Author: Hannah Moderow
Publisher: HMH Books For Young Readers
Pages: 192
ARC?: Yes, provided through NetGalley in exchange for an honest review
Format: eBook
TW/CW: Death of a parent (non-descriptive)
Rating: 4/5

Lily refuses to believe what everyone else accepts to be true: that her father has died while climbing Denali, the highest mountain in North America. Lily has grown up hiking in the Alaskan wilderness with her dad. He’s an expert climber. There’s no way he would let something like this happen. So instead of grieving, Lily decides to rescue him. Her plan takes her to Denali and on a journey that tests her physically and emotionally.

In this powerful debut, Hannah Moderow has written an authentic Alaskan adventure that crosses terrain both beautiful and haunting—and ultimately shows the bond of family and the wonder of wild places.

I actually requested this book without knowing anything about it. Put a mountain on the cover of a book and I am probably going to want to read it. I went in thinking this was going to be just another hiking adventure novel but was pleasantly surprised at how much this book made me feel.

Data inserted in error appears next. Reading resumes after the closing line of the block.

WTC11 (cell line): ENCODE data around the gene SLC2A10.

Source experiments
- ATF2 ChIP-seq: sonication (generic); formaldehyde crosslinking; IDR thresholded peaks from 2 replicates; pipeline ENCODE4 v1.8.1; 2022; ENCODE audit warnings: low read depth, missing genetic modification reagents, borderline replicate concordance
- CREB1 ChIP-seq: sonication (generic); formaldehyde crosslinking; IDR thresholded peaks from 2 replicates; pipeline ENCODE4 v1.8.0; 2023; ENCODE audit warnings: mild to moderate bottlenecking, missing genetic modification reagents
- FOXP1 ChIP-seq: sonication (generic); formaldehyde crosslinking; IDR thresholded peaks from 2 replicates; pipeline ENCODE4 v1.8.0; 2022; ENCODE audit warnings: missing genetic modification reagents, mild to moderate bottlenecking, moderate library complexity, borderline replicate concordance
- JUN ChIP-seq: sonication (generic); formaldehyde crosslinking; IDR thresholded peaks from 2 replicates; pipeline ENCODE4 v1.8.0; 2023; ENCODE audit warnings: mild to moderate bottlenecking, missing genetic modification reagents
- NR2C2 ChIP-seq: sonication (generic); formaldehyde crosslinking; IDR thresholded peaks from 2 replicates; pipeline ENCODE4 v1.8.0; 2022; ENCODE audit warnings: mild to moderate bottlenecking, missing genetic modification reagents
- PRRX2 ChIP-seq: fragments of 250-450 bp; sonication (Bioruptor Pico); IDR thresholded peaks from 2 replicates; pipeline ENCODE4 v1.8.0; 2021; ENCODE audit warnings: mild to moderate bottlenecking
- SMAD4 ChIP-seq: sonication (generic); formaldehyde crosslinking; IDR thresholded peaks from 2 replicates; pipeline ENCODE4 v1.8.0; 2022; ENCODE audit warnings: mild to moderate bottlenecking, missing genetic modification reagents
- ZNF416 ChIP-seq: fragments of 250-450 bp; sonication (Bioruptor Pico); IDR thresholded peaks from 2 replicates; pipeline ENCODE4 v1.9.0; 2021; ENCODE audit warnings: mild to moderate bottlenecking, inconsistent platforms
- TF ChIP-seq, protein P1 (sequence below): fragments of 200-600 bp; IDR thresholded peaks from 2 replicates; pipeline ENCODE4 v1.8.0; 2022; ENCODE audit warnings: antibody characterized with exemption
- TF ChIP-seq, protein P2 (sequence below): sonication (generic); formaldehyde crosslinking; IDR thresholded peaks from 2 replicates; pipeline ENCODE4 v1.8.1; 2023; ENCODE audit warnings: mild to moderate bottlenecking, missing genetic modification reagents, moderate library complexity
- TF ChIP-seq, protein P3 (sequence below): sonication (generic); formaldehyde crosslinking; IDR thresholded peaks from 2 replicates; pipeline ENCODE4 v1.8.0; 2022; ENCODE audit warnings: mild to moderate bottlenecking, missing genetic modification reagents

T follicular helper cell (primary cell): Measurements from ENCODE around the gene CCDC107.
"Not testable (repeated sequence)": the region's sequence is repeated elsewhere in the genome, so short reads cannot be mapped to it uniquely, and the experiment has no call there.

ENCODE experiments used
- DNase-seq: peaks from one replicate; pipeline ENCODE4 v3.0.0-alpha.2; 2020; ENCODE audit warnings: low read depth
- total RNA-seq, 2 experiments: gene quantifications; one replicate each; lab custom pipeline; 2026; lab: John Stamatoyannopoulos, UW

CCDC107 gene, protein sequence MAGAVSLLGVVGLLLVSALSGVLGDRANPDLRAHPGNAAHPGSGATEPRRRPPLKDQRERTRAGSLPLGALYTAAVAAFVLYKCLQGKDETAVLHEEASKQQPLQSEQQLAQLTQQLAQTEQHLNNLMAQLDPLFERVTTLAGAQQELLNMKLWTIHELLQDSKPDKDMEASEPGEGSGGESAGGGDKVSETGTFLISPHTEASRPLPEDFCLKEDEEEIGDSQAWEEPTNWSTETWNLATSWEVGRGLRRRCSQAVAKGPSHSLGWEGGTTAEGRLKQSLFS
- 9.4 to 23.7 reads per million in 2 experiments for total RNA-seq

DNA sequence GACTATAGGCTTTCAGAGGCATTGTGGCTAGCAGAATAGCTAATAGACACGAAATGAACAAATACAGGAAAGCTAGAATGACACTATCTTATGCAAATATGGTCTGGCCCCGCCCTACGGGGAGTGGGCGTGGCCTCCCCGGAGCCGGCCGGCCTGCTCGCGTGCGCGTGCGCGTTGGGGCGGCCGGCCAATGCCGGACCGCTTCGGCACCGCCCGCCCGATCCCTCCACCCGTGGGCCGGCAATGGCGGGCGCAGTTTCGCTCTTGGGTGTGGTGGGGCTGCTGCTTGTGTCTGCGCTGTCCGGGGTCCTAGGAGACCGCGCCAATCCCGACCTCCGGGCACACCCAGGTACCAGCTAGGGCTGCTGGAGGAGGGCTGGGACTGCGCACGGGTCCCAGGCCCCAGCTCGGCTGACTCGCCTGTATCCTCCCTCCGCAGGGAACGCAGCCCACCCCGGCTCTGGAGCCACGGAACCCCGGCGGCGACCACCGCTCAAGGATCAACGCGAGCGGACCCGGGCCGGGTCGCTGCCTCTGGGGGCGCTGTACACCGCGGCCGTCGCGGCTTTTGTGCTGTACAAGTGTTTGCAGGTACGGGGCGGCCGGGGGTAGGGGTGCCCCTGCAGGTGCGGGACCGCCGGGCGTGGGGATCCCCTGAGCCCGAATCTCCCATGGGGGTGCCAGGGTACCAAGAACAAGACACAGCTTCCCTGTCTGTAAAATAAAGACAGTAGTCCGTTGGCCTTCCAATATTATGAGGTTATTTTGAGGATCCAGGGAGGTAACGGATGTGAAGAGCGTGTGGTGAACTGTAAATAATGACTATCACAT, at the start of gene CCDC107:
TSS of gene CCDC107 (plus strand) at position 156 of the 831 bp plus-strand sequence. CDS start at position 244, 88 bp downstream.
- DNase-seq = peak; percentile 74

Lily’s dad is an experienced hiker and mountain climber, so when he leaves to climb Denali again, Lily never imagines it will be the last time she sees him. When the news reaches the family that there has been an accident, one that her dad didn’t survive, Lily can’t believe that everyone is so quick to think that her dad is gone. Lily is convinced that her dad managed to survive a fall into a crevasse on the mountain and is just waiting for someone to come rescue him. She convinces her mom to let her and her older sister go to the base of Denali and camp, something the family regularly does, but Lily has more planned than just camping. The two sisters make the trek up the mountain to where the accident occurred.

When I first started reading this, I was convinced that this was going to be a book where Lily ended up being right and helps save her dad. It’s not very realistic but we’ve all read those books. Instead, LILY’S MOUNTAIN delivers a powerful punch and lesson on grieving and acceptance. It’s one of the first books I’ve ever read that has let a child character come to terms with loss in their own way. For Lily, she doesn’t believe her dad couldn’t survive until she sees the crevasse where he fell. Lily isn’t the only one who gets some closure in this book. Her older sister had a fight with their dad right before he left and the last thing she said to him was “I hate you.” Over the course of the book, Sophie gets to come to terms with her own grief and make peace with herself.

While this book handles a pretty heavy subject, I think it’s an amazing book for kids AND adults. Would definitely recommend this one to anyone who likes mountains, family ties, and a realistic ending.


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